refuge on the balcony of a local primary school verandah at Matananugu. After a quick swim in the ocean, we unrolled our yoga mats and mosquito nets and set up camp for the night. Dinner consisted of local tinned SolTuna Chilli Taiyo and navy biscuits, some bananas from the village and more freshly cut coconuts, before turning in exhausted for an early night under the stars. The night was surprisingly cool for the Solomons, so packing an extra towel or small sheet is recommended. We woke early with the sun peaking over the horizon and the sounds of local piglets grunting under the slats of the verandah. A quick splash of fresh water, the donation of our mosquito nets to the villagers and a small meal from our packs, we were on our way again, all set for another six hours of walking. Day two featured more coconut groves, cocoa plantations, many small communities and smiling local children, so excited to see rare expatriate visitors trekking through their villages. These villages are so remote from the capital that while they do have access to fresh water, there is no access to electricity (bar the odd solar panel), indoor plumbing or the basic amenities that us trekkers were used to. Yet the children are happy and content, the villages are clean and tidy and the residents have smiles on their faces. Sometimes the simple things in life can give us the most pleasure. When we finally reached the township of Tangarare, we walked through the large community past spectacular churches, a large boarding school and a new nursing clinic, as far as the dirt road would take us. After a quick rest and refreshment, we removed our packs and jumped onto our guideâ€™s banana boat to take us on the two hour boat ride back to Lambi. We were lucky to have glassy flat seas for the trip back, where we sat, put up our weary feet and viewed the stunning coastline over which we had just walked for the last two days. Seeing the sheer distance from the boat was quite impressive and really brought home just how far we had come. We hopped out of the boat at Lambi, where I donated my worn out old runners to the boat driver and we piled back into the 4WDs for the drive back to Honiara. The drive back was full of contemplation, reflection and recollection of our experiences from the last two days. It has certainly been a highlight of my time in the Solomons and something I would definitely do again. Life around the weather coast of Guadalcanal is simple, remote and beautiful and features some of the most spectacular and pristine beaches Iâ€™ve seen in the Solomons. If you are into trekking and have a weekend spare, I highly recommend doing the Lambi to Tangarare trek. You will see real Solomon Islands life, away from the capital, where children walk to their schools three villages away, where locals grow and live from their own produce and where life is the simplest and happiest I have encountered. Children play in dugout canoes, with toy cars made from flotsam found on their beach and make up simple games under the shade of the coconut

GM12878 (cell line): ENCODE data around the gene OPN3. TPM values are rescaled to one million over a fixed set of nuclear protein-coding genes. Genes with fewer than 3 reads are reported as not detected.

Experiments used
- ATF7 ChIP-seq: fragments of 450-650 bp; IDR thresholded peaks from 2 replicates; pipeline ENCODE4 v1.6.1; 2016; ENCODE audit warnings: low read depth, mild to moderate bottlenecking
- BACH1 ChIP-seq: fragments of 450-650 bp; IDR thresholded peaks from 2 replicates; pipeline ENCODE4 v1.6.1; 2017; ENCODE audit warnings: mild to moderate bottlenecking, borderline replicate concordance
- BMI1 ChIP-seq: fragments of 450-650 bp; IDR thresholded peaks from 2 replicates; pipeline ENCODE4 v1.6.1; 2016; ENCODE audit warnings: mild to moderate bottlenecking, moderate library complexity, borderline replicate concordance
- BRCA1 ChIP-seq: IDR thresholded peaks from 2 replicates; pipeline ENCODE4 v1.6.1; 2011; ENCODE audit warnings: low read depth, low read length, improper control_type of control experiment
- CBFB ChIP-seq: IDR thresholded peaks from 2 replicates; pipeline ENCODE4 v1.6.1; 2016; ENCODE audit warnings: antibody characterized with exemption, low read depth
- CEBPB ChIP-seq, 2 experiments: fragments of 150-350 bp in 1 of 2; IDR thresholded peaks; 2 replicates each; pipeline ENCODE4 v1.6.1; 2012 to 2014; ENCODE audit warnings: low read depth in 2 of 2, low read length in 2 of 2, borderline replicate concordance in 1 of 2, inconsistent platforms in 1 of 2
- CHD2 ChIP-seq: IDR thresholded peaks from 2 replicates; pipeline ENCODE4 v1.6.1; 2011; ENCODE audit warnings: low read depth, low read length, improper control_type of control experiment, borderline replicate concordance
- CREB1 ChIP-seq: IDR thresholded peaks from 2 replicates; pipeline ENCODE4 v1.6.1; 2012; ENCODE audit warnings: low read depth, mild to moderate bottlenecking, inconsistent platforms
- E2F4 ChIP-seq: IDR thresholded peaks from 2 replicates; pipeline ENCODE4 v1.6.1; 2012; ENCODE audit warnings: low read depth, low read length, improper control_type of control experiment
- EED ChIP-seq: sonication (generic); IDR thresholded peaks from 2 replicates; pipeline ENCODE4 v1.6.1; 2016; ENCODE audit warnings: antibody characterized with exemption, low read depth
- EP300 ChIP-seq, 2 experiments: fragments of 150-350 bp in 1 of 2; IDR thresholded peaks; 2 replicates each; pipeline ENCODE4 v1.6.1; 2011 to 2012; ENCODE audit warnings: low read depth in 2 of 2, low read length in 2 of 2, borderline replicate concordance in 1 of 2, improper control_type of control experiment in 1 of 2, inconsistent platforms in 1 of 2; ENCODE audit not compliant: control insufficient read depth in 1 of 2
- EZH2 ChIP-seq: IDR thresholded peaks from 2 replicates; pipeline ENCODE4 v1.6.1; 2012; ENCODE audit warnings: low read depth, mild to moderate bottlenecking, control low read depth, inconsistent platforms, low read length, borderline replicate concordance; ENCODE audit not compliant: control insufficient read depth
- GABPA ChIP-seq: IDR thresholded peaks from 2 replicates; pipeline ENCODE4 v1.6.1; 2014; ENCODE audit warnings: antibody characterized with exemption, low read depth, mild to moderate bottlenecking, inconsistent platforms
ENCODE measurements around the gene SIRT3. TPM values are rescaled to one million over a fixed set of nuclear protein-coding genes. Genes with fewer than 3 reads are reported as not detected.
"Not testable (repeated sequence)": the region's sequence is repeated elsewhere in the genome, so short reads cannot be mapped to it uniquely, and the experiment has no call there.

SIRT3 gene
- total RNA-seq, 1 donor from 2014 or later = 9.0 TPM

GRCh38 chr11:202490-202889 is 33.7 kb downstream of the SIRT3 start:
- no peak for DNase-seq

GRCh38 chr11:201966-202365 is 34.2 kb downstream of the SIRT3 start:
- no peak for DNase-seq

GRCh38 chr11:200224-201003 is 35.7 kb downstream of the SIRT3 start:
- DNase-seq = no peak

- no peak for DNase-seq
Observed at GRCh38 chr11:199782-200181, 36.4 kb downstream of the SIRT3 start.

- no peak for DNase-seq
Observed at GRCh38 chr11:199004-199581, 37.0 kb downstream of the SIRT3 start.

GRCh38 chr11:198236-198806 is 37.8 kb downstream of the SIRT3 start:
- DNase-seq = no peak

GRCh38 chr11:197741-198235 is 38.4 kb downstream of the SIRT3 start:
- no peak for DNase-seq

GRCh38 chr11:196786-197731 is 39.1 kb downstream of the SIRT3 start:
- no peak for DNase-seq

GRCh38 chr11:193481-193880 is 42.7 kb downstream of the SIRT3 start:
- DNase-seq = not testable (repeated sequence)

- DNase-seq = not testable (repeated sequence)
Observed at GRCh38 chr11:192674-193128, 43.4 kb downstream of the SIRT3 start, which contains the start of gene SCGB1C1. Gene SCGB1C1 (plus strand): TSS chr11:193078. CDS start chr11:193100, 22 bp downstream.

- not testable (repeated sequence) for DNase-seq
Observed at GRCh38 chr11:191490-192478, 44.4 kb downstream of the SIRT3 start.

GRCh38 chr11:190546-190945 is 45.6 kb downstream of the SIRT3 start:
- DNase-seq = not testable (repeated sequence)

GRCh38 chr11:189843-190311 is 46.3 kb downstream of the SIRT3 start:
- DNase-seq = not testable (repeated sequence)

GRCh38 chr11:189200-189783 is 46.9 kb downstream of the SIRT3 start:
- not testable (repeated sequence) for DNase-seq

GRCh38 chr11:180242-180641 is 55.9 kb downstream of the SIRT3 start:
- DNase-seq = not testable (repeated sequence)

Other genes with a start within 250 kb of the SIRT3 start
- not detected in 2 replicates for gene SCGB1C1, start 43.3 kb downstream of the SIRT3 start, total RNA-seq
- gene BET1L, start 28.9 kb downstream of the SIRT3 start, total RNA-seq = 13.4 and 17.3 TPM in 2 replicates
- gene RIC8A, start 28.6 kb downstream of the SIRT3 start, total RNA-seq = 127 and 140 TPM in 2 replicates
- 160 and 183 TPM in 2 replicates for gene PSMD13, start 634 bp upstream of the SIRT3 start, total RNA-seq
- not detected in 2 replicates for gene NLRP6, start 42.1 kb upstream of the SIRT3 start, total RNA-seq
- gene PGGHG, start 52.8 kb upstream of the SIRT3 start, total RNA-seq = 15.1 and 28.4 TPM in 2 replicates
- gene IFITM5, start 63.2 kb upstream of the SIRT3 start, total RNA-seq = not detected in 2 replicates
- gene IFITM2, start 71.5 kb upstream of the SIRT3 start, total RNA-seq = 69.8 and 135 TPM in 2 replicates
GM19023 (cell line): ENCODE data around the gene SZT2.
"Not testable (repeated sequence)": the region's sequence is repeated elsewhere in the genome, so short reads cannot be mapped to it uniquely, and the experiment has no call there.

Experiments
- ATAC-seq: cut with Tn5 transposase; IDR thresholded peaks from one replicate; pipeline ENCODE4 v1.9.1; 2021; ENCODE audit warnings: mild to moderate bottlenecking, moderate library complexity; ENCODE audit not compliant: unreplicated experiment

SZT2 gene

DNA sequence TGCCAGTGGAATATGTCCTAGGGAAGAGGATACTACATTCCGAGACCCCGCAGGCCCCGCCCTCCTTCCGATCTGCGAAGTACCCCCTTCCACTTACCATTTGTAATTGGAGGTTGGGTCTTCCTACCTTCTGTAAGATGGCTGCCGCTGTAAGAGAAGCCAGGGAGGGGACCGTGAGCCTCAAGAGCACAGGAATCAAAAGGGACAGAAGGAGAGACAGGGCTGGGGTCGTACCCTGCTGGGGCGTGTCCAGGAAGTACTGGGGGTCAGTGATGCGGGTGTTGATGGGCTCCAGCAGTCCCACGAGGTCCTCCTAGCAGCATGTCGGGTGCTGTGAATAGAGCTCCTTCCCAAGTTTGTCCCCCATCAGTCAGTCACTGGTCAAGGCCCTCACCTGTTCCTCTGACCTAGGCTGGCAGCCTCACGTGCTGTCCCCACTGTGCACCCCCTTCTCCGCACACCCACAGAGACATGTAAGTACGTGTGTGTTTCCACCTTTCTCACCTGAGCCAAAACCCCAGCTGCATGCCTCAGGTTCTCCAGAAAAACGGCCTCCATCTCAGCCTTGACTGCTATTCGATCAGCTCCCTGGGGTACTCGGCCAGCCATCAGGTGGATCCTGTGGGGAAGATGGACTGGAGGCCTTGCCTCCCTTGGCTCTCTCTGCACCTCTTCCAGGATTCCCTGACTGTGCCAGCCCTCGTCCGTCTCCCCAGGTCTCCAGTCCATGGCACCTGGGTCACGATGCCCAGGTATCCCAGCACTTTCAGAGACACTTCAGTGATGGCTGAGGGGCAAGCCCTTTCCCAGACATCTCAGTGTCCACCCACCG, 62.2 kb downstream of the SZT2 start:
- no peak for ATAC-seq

Beautiful beaches, rugged coastlines and a school verandah for accommodation, the trek from Lambi to Tangarare is one not to be forgotten. You will see real Solomon Islands life, where children walk to their schools three villages away, where locals grow and live from their own produce and where life is simple and happy.